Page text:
And I object most strenuously of all to the idea that these bozos are exposing me to the much more serious and likely event of some passing miscreant finding one of their exploits which could have been patched had the makers known of it, and emptying my bank account/selling my house/or otherwise financially inconveniencing me.

    For most people, that's where the risk is - and it's a real and present danger. I've had my identity faked three times in the last year or so (debit cards cloned and money removed from my accounts) and I'm one of sixty million - versus one or two 'terrist' plots per year that end up in court - and seem by all accounts to have been detected by the simple expedience of listening to people who have reported suspicious activity. The rummaging through the digital life occurs after the event to gather evidence.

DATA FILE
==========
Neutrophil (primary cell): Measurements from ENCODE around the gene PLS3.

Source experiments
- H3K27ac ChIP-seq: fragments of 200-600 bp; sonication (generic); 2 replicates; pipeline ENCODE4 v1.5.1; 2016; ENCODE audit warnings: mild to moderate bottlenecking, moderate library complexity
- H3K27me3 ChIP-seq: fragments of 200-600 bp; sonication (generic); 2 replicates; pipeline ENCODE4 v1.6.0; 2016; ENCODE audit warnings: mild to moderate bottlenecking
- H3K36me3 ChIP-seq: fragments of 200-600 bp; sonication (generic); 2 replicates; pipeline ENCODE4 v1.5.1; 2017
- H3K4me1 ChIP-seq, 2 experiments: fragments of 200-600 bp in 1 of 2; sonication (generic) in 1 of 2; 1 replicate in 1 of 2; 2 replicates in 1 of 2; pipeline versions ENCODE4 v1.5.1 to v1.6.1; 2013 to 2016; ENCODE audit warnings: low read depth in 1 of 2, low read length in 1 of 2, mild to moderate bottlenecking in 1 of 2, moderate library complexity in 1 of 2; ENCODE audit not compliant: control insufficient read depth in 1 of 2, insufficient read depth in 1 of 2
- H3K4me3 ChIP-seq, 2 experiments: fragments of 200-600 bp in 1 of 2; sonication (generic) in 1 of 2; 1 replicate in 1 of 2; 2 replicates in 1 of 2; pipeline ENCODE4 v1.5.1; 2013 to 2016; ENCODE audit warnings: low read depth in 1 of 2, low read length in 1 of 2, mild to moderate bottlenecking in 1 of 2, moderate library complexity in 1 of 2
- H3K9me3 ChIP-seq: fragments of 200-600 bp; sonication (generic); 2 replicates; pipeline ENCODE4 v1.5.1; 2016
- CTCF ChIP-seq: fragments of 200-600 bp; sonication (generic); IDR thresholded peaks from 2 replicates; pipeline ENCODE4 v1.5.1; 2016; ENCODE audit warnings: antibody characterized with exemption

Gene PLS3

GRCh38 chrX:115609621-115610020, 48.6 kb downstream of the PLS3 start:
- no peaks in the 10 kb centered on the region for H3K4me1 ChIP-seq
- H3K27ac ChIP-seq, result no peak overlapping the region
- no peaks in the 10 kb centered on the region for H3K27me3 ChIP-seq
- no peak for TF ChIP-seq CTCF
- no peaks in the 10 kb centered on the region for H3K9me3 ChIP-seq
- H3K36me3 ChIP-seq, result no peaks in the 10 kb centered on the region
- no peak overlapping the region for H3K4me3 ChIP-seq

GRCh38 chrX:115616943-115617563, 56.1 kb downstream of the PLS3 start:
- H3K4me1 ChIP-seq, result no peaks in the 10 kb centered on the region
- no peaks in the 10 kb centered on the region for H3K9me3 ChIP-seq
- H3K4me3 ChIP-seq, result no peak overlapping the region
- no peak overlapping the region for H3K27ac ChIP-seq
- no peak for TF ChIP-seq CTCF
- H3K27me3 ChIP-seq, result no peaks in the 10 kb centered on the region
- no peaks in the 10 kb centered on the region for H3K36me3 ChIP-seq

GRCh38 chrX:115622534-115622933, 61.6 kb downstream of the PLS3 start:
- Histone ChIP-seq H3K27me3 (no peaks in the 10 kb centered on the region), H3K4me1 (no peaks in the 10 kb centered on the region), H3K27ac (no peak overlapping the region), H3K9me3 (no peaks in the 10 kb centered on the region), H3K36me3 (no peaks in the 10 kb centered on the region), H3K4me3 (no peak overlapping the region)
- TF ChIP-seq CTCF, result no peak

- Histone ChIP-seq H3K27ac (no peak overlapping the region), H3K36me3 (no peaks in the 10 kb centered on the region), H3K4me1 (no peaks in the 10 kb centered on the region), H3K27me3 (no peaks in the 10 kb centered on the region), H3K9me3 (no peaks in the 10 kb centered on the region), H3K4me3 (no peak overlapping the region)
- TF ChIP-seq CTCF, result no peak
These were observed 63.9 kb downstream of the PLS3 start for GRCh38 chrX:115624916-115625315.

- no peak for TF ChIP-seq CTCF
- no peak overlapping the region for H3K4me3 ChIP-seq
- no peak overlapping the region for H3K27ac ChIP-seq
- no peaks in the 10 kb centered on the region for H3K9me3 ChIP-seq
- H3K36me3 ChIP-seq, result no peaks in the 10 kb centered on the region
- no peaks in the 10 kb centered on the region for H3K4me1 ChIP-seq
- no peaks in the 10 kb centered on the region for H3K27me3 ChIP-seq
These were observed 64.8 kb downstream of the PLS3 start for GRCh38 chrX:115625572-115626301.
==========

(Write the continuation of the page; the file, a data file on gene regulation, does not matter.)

1. M7S

      Re: Here's the rub

      I likewise have no issue with state actors, however I would seek to limit this to actors of "my" state. An issue here is that it would appear that my system is insecure against actors of other states, not all of which may be our allies now or, if the currently are, in the future. If I worked for an employer that might be a suitable "target" in the event of less cordial relations at some future date, then that is a worry.

      Alas I cannot see how to limit the vulnerability so that only "my" state can come and rummage through my systems.

      1. FlamingDeath Silver badge

        Re: Here's the rub

        "not all of which may be our allies"

        not all of which may be our a̶l̶l̶i̶e̶s partners


        Ther is a huge difference between allies and partners, HUGE!

  9. M7S

    Commercial AV products

    There was a short bit on BBC R4 last night, as part of the six o'clock news, mentioning some AV companies and what these agencies reportedly thought of their products.